Regional cerebral blood flow following resuscitation from hemorrhagic shock with hypertonic saline. Influence of a subdural mass

Donald Prough, J. M. Whitley, C. L. Taylor, D. D. Deal, Douglas Dewitt

Research output: Contribution to journalArticle

90 Citations (Scopus)

Abstract

After severe hemorrhage, hypertonic saline restores systemic hemodynamics and decreases intracranial pressure (ICP), but its effects on regional cerebral blood flow (rCBF) when used for resuscitation of experimental animals with combined shock and intracranial hypertension have not been reported. We compared rCBF changes (by radiolabeled microsphere technique) after resuscitation from hemorrhage with either 0.8 or 7.2% saline in animals with and without a right hemispheric subdural mass. We studied 24 mongrel dogs anesthetized with 0.5% halothane and 60% nitrous oxide. In group 1 (n = 12), hemorrhage reduced mean arterial pressure (MAP) to 45 mmHg for 30 min. In group 2 (n = 12), ICP was increased and maintained constant at 15 mmHg, whereas hemorrhage reduced MAP to 55 mmHg for 30 min (cerebral perfusion pressure [CPP] ~ 40 mmHg in each group). After the 30-min shock period, 6 animals in each group received one of two randomly assigned resuscitation fluids over a 5-min interval: 1) 7.2% hypertonic saline (HS; sodium 1,232 mEq·l-1, volume 6.0 ml·kg-1); or 2) 0.8% isotonic saline (SAL; sodium 137 mEq·l-1, volume 54 ml·kg-1). Once fluid resuscitation began, ICP was permitted to vary independently in both groups. Data were collected at baseline (before subdural balloon inflation in group 2), midway through the shock interval (T15), immediately after fluid infusion (T35), and 60 and 90 min later (T95, T155). In groups 1 and 2, ICP was significantly less in animals resuscitated with HS compared to those receiving SAL (P < 0.05). In group 2, rCBF in the right hemisphere was significantly greater in HS-treated than in SAL-treated dogs (P < 0.05). We conclude that when used for resuscitation from hemorrhagic shock with associated intracranial hypertension, 7.2% HS reduces ICP and increases rCBF.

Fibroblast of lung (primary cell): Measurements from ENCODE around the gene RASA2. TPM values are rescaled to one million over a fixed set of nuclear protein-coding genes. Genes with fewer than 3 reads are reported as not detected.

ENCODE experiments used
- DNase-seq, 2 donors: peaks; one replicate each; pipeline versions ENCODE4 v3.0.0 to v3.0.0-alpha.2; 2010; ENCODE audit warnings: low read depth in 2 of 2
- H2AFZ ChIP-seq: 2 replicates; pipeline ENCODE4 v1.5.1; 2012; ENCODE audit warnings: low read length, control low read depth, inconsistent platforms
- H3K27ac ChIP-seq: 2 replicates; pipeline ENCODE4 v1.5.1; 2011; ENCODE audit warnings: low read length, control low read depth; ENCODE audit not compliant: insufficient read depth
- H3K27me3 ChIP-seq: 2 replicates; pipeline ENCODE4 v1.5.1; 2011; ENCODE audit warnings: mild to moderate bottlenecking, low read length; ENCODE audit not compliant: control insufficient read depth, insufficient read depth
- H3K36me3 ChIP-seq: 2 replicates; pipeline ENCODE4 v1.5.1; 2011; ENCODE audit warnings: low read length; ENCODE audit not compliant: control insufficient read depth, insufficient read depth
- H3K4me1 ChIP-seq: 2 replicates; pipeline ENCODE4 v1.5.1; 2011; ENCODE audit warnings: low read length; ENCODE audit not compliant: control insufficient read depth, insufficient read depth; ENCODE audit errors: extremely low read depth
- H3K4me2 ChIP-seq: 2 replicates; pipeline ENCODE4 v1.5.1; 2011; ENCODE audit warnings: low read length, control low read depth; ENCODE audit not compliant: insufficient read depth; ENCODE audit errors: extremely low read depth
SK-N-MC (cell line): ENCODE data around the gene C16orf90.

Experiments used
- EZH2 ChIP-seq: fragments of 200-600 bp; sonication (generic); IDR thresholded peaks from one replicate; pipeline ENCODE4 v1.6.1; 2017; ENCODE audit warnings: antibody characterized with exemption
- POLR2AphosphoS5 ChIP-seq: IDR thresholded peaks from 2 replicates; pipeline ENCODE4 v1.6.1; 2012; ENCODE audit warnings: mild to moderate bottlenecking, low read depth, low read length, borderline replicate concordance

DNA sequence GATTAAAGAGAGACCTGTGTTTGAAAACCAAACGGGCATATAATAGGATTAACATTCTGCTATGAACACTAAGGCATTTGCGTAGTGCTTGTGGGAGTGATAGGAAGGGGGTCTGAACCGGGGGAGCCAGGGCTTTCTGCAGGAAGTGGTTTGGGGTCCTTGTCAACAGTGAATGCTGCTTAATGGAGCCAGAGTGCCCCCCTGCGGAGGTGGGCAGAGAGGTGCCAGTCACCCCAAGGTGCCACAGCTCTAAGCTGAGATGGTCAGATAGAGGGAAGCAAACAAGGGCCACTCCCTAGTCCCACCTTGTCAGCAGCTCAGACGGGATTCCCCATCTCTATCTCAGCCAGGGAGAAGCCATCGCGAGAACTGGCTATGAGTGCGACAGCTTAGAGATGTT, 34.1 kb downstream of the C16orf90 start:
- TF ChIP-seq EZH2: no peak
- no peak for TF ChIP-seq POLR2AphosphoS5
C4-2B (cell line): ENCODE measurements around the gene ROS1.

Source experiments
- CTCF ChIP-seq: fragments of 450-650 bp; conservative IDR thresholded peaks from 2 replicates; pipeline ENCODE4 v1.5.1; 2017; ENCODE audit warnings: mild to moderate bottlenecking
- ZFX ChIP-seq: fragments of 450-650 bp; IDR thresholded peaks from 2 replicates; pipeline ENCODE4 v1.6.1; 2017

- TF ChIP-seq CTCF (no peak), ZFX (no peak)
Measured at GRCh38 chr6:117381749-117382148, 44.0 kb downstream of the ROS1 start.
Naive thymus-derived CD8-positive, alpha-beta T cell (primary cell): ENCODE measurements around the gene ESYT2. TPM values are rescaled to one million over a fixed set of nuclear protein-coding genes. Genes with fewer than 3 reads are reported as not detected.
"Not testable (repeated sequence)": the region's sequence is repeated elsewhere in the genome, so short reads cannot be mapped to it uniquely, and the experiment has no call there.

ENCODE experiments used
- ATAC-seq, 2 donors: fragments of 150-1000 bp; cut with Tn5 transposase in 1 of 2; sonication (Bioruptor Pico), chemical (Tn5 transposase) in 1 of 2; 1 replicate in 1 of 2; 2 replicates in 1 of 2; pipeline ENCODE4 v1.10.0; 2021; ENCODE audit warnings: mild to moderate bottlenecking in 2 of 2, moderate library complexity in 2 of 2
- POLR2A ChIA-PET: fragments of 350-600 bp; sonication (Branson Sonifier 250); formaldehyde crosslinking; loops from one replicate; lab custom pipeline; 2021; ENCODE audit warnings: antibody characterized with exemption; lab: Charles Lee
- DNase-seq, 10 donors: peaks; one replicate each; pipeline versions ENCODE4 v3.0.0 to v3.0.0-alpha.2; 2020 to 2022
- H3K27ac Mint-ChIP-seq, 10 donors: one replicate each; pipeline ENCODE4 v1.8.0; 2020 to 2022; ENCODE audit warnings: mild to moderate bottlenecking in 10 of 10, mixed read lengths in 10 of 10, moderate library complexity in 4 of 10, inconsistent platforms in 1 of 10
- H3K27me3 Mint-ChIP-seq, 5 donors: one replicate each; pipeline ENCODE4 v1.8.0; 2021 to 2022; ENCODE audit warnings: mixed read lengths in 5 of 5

Original languageEnglish (US)
Pages (from-to)319-327
Number of pages9
JournalAnesthesiology
Volume75
Issue number2
StatePublished - 1991
Externally publishedYes

Fingerprint

Cerebrovascular Circulation
Hemorrhagic Shock
Regional Blood Flow
Resuscitation
Intracranial Pressure
Intracranial Hypertension
Hemorrhage
Shock
Arterial Pressure
Sodium
Dogs
Economic Inflation
Nitrous Oxide
Halothane
Microspheres
Hemodynamics

Keywords

  • Brain, subdural mass: cerebral blood flow; intracranial pressure
  • Hypertonic saline
  • Shock

ASJC Scopus subject areas

  • Anesthesiology and Pain Medicine

Cite this

Regional cerebral blood flow following resuscitation from hemorrhagic shock with hypertonic saline. Influence of a subdural mass. / Prough, Donald; Whitley, J. M.; Taylor, C. L.; Deal, D. D.; Dewitt, Douglas.

In: Anesthesiology, Vol. 75, No. 2, 1991, p. 319-327.

Research output: Contribution to journalArticle

@article{48e2b33ed371488aa8c8729e2707c915,
title = "Regional cerebral blood flow following resuscitation from hemorrhagic shock with hypertonic saline. Influence of a subdural mass",